My family trip to Cumbria turned into a nightmare - Argus Friday 1st January 2016
Posted Friday 1st January 2016 By Ericka Waller
So I am finally home from Centreparks. I thought I was so clever, going miles away to a cheaper resort. Of course I never took the cost of fuel into account, or the weather warnings. It took nine hours to get to Cumbria. My Sat-Nav kept suggesting routes that avoided traffic but ended in a no entry signs due to the horrendous floods. The Harry Potter audible story had ended. The children were killing "We wish you a Merry Christmas”. I’d admitted eye-spy was a rubbish game three hours back, after feeble protests from me that it was "education and fun".
It was torture. I ignored one of the 'danger, do not pass' signs, and smugly told the children “See, no monsoon here at all, not even a puddle”, then reached the collapsed bridge. I was all up for taking a run-up and going for it, but then I remembered I had children and was supposed to be a responsible grown-up.
I had wait forty minutes to be let back out onto the main road. Fellow drivers laughed as they passed; pleased that my attempts to escape them had been thwarted.
My dad summed up Britain’s festive spirit by saying “I’m sure Wizard didn’t write ‘I wish it could be Christmas everyday’ after driving round a TESCO car-park for an hour on Christmas Eve, looking for a space.”
By the time we finally arrived at the cabin (and retrieved the child I’d hidden in the boot so I did not get charged extra for them at check-in) I was cold, hungry and tired.
I was also aware that Centreparks Cumbria looked exactly the same as Centreparks Longleat which was about five hours closer.
The children, wired from the car journey wanted to go swimming, hire bikes, eat at the Pancake House, pet the Reindeer and feed the ducks on the lake. I wanted to drink tea and sob.
Next morning we went swimming. It really was as tropical as promised. The water was warm, the lazy river was fun and the slides were worth the queue. Just as well because it rained so much that there was nothing else to do all week.
The fireworks were cancelled. The wonderful ‘waving off to Santa’ with songs and presents turned into us standing in drizzle while the man from the bike hire place sprinted though the ambitiously named ‘village centre’ with a red hat on.
He obviously lived in one of the baldy affected flood areas and wanted to get home.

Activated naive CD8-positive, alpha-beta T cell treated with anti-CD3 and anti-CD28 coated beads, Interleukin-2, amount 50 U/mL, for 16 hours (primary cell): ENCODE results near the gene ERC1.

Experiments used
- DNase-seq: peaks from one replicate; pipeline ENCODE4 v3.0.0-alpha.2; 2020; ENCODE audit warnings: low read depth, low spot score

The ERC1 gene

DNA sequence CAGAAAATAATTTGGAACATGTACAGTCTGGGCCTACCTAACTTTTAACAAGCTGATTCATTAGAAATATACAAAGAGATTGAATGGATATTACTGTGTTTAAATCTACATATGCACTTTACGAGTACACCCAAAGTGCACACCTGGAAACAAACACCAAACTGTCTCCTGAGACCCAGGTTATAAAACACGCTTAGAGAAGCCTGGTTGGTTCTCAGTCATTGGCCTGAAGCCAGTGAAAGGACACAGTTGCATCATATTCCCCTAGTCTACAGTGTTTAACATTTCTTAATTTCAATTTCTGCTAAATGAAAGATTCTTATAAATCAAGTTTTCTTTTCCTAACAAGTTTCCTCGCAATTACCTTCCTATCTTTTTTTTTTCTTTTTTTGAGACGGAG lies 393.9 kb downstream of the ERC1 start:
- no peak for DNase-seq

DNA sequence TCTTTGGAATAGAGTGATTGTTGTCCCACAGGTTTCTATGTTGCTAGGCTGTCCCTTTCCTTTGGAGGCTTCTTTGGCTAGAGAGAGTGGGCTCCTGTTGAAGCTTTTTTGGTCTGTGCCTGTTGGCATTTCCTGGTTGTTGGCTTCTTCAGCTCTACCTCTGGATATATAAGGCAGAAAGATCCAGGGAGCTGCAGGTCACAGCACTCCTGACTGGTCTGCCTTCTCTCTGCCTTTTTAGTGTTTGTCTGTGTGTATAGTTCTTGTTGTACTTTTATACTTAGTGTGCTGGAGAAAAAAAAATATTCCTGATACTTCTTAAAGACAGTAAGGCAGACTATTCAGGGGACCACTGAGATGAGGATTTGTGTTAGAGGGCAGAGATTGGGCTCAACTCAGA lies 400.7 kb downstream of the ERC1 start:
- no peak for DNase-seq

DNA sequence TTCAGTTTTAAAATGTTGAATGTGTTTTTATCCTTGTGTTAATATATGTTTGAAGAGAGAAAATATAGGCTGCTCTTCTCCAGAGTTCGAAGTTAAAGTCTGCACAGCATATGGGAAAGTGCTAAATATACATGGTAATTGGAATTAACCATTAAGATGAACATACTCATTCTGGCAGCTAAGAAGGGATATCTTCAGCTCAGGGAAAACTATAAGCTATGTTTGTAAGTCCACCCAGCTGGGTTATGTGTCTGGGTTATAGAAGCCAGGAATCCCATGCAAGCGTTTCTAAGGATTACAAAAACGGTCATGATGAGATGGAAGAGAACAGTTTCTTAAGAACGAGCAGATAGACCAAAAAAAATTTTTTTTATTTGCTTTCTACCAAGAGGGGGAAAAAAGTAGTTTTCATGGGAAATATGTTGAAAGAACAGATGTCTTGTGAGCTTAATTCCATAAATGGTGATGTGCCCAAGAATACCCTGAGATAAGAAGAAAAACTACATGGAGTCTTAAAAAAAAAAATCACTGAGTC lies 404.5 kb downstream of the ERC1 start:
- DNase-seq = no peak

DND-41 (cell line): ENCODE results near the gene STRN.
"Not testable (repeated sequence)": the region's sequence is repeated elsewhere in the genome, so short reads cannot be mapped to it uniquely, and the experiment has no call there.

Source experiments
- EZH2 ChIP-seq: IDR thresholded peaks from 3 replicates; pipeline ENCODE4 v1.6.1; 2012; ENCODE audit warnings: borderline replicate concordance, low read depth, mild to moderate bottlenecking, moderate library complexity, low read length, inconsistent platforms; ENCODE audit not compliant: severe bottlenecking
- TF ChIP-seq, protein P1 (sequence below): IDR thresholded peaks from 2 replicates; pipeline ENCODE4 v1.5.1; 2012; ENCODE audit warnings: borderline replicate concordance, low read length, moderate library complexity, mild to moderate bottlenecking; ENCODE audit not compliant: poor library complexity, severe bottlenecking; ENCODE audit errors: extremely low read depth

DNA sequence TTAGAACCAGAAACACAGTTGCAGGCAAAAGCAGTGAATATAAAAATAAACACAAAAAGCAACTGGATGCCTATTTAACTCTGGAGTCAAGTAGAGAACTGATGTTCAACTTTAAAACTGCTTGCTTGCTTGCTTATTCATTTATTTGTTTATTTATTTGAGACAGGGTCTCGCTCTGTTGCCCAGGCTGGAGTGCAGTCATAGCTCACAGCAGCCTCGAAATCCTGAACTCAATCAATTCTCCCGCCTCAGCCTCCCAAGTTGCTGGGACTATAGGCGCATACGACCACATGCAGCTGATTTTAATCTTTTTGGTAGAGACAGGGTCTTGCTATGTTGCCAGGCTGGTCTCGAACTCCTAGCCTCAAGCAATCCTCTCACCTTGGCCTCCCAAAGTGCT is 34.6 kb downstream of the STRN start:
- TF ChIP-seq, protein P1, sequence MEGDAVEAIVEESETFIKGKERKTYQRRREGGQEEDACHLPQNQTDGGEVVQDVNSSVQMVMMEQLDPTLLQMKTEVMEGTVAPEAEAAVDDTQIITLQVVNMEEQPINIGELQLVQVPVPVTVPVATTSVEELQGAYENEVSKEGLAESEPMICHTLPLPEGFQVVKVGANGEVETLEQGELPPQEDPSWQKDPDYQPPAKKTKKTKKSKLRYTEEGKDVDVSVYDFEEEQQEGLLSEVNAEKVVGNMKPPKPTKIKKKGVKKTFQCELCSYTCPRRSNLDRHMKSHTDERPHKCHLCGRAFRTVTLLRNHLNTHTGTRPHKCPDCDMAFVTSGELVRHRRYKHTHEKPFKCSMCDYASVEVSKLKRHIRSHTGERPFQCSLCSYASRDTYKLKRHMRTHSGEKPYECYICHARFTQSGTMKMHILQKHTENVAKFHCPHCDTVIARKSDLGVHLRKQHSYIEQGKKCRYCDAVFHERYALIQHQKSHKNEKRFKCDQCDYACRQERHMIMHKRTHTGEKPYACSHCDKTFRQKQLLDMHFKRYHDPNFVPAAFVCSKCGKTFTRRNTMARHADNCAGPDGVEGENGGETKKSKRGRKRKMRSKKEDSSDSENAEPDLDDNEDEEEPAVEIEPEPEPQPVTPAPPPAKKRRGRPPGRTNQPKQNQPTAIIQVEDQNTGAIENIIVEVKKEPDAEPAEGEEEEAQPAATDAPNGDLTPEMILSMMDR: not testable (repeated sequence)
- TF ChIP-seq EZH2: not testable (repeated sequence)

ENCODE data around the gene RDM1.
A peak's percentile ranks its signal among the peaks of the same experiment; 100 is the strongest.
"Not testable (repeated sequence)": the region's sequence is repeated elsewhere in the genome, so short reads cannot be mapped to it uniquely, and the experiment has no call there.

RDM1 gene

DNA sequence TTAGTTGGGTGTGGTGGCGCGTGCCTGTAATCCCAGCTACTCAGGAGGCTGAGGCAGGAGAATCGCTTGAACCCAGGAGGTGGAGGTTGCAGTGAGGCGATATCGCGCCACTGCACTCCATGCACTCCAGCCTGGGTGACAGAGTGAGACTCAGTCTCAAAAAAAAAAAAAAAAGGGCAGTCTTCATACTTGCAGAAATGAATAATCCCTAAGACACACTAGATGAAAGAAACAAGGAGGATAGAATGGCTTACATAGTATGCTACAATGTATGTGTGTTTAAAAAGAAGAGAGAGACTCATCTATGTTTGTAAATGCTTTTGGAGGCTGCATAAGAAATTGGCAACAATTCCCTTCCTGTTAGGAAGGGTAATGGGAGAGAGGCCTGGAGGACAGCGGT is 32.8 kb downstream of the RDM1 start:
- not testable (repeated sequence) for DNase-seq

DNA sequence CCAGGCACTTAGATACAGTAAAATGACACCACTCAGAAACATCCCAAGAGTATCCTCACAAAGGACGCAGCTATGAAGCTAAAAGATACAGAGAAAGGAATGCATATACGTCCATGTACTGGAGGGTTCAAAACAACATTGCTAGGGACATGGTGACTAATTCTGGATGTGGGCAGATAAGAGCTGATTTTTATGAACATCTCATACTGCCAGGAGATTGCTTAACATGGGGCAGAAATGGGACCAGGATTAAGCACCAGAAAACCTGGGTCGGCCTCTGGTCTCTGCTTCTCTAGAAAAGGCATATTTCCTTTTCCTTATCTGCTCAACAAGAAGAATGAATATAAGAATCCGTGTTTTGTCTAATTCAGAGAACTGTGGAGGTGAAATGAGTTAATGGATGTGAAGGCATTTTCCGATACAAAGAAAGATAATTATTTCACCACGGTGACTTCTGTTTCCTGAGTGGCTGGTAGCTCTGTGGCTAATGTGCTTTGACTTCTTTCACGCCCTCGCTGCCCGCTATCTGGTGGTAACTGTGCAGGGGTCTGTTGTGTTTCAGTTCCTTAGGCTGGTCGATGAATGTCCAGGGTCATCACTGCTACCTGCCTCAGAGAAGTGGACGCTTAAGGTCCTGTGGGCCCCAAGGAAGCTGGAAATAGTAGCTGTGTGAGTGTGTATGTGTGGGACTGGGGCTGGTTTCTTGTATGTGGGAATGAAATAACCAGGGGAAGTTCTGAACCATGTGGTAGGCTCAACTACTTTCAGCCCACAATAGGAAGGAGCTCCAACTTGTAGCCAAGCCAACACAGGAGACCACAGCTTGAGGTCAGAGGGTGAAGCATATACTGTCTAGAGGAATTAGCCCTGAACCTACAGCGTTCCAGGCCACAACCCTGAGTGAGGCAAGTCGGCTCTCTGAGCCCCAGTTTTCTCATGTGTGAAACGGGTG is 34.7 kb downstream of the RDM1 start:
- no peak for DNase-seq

I was so annoyed I went to complain to the Duty Manager. His breath was so bad I soon gave up. I am not sure if this was a deliberate tactic but if so I admire him for it. Sacrificing any chance of a friend or fiancée with his death-breath, just to get out of dealing with diatribe from disconsolate dames.
I was so looking forward to foraging in the forest with my daughters. I had dreams of cycling for hours, stopping for a mince pie, or cup of Christmas themed hot-chocolate. I'd pre-booked bikes with ‘Burley’ trailers on the back in readiness.
I sat watching them fill with water while the children happily ensconced themselves in their rooms with the ‘tablet devices’ I’d bought them for Christmas, after a long internal debate over their love for me versus the premature end of childhood innocence.
I decided the Beatles were right ‘all you need is love’ (and WiFi to load games on).
We got so bored we resorted to watching the resort’s ‘Wildlife Cam’. I kept crawling round outside the cabin hoping to be on the telly. After a few minutes of shouting ‘Yoohoo I’m here! can you see me yet Am I on the telly?’ I realised I looked a bit like a dogger hoping to get lucky and rushed back indoors.
I was starting to get desperate. After reading a comprehensive guide to all the attractions not open due to the weather I decided I had to check Facebook to see if anyone else was having a worse time than me.
The only place to get Wifi was in Starbucks. There was a forty-minute wait just to get in the door. I tried talking to people in the queue. They were too miserable to respond.
I went and bought three pairs of pyjamas in the clothes shop, new swimming costumes for all, Star Wars flip-flops, two teapots, a bird-feeder, eight DVD’s and a family sized box of Twiglets instead.
By the time check-out came, everyone was keen to leave. I’d have been the first out the gate were it not for my flat battery.
I reached Brighton at 10.30pm. We collapsed into our beds, and have more or less stayed there since catching some hideous lurgy in the overheated subtropical paradise pool.
Needless to say I won't be taking advantage of the 'early bird' rebooking offer they just emailed me, or will I?